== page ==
Wed, Feb 16, 2011 - Page 2 News List

Study shows Taipei one of Asia’s greenest cities

SUSTAINABLE CITIES:While Taipei was above average in most categories, the water category was the capital’s downfall, with a high consumption and leakage rate

By Ko Shu-ling  /  Staff Reporter

Peter Weiss, president and chief executive of Siemens Taiwan, right, yesterday presents Taipei Mayor Hau Lung-bin with a copy of an assessment commissioned by Siemens and carried out by the Economist Intelligence Unit that places Taipei second in a ranking of green cities in Asia.

Photo: CNA

Taipei is among the top green cities in Asia, according to the Asian Green City Index.

Peter Weiss, president and chief executive of Siemens Taiwan, which commissioned the Economist Intelligence Unit (EIU) to conduct the research project, said the study compared 22 major Asian cities in eight categories in terms of their environmental performance and policies.

Taipei ranked above average in the overall result along with Hong Kong, Osaka, Seoul, Tokyo and Yokohama, and also placed above average in seven of the eight categories, he said at a press conference yesterday.

Taipei had the second-best energy consumption rate and the third-longest superior transportation network in the index. Among high-income cities, Taipei had the second-lowest per capita waste rate per year and the second lowest daily sulfur dioxide level, he said.

“The efforts of the city government in shaping a sustainable future have paid off,” Weiss said. “The citizens can be very happy and proud of living in the city of Taipei.”

On a personal note, Weiss said he and his family had been living in Asia for 15 years and really enjoyed living in Taipei.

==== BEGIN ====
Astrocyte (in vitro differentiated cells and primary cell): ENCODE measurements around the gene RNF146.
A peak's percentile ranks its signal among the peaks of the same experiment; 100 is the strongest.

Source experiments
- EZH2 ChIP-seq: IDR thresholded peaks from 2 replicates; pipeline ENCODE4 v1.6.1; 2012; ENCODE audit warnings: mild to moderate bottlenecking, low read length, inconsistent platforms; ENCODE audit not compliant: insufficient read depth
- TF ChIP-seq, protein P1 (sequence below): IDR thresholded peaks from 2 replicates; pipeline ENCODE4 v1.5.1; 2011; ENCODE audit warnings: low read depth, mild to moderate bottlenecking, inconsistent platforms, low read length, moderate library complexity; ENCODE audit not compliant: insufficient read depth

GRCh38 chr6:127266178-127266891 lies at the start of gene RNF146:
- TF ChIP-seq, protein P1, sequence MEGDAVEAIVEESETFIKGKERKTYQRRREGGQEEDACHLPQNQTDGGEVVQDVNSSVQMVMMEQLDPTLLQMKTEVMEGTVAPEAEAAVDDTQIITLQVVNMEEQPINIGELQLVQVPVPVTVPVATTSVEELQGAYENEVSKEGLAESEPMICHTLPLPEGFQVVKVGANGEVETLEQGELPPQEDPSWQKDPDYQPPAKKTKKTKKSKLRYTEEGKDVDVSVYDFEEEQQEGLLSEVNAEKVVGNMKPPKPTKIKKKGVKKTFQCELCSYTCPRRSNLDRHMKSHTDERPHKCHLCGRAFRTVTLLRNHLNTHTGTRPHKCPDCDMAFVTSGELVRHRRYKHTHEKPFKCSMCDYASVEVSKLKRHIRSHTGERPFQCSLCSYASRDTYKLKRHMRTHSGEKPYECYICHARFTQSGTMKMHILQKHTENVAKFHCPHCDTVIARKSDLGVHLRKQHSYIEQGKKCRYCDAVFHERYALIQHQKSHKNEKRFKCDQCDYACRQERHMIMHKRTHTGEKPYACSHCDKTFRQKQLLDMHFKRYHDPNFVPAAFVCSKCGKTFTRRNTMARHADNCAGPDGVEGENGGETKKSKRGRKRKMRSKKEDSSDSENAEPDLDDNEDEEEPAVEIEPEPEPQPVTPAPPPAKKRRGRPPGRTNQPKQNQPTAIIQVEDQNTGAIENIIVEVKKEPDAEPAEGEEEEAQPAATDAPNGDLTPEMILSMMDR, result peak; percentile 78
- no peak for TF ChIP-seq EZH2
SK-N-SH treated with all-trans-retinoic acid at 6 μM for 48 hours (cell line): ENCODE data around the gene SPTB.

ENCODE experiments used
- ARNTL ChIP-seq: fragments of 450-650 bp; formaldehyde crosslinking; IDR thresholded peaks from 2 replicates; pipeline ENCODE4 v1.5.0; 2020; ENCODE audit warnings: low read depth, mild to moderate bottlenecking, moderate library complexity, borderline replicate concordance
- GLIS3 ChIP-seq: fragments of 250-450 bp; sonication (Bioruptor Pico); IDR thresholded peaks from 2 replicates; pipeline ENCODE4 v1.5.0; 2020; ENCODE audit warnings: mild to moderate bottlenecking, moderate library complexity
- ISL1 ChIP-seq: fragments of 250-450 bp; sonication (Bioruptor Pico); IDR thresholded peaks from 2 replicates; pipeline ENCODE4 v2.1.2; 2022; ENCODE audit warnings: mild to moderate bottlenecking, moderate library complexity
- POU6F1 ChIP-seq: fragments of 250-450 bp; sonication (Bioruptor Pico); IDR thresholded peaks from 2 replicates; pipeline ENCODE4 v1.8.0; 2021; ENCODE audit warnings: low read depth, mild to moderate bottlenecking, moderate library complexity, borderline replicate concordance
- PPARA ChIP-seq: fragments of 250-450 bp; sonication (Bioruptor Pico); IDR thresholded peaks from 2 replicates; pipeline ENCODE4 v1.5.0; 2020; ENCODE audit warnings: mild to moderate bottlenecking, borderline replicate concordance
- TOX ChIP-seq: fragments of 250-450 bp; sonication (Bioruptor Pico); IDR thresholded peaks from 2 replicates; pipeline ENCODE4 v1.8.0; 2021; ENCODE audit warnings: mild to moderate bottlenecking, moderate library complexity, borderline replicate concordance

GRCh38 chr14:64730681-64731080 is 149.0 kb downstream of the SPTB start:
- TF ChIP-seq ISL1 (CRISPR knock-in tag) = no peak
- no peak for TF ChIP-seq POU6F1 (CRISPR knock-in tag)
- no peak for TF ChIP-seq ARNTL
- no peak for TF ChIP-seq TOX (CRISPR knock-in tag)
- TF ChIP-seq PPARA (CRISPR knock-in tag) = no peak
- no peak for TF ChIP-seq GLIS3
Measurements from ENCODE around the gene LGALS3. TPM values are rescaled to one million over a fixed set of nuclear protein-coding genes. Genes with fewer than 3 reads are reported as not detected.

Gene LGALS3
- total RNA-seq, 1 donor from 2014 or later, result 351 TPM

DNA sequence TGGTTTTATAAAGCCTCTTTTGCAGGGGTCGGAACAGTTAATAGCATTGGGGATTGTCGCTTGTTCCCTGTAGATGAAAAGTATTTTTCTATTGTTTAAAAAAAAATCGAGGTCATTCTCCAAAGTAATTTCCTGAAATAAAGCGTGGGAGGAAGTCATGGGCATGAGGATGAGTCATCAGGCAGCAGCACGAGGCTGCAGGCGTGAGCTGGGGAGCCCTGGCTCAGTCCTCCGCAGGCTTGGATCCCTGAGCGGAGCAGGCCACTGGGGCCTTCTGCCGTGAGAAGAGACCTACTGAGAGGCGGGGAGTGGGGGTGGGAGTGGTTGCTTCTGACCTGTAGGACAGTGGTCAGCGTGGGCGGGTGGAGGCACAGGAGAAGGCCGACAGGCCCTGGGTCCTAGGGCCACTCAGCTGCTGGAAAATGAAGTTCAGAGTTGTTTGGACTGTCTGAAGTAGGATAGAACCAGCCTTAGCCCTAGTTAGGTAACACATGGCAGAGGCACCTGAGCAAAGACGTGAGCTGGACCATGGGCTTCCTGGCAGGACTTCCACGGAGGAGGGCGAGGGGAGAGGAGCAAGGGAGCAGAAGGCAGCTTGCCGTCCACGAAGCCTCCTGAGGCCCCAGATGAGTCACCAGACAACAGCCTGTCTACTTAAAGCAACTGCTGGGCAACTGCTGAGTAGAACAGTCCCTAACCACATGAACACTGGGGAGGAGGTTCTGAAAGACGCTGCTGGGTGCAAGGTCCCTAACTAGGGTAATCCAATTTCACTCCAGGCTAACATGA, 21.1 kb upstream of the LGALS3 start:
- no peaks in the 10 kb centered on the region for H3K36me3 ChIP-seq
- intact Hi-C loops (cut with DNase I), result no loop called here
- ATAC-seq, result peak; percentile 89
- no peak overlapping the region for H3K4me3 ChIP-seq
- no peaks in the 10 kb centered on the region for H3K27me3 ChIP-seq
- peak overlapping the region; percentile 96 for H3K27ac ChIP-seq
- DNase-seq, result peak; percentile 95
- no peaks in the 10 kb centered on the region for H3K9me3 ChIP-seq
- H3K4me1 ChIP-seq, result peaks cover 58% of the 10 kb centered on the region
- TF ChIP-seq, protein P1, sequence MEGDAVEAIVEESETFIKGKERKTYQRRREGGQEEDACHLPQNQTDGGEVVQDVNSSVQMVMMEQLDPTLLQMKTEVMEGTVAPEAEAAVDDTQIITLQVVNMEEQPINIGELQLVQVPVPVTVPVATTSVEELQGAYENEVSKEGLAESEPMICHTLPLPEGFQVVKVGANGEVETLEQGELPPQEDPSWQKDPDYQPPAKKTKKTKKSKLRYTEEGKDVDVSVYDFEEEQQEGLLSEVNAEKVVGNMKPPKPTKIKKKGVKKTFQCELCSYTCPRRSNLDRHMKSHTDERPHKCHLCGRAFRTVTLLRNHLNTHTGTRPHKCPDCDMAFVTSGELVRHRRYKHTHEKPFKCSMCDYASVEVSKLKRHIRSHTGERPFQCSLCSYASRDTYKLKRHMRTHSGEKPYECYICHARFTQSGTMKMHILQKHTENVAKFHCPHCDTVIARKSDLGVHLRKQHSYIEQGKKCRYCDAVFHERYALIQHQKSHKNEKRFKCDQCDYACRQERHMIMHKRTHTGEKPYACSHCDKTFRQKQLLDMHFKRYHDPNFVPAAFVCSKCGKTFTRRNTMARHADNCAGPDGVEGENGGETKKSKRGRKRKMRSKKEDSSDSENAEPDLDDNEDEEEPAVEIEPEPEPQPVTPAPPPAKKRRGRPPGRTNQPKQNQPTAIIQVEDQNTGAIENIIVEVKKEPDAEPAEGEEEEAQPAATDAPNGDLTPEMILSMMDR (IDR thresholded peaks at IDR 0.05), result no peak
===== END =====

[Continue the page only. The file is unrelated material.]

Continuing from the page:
The only sour note was in the water category, where the per capita consumption per day by Taipei residents was higher than the average and the leakage rate was also high at 22 percent, he said.

To address the problem, Taipei Mayor Hau Lung-bin (郝龍斌), who was present at the press conference, said that while raising water fees was not an option at the moment, the city would take a two-prong approach by promoting economic water usage and reducing the leakage rate to less than 10 percent.

To that end, Hau said the city would spend NT$6.5 billion (US$220.7 million) to replace 625km of water mains, adding that the city had already spent NT$5.5 billion replacing 627km of piping.

While water consumption for industrial purposes rose 30 percent, Hau said he hoped businesses would consider recycling water.

Weiss said similar studies were conducted in Europe in 2009 and Latin American last year.

By commissioning the study, they hope to show that technology can help bring sustainable development. It was not conducted with corporate interests in mind, he said.

“We want to show where individual cities stand compared to each other and help them identify areas of improvement,” he said. “It is not a study made by Siemens, but commissioned by Siemens and done by [the] EIU, which is an independent body.”

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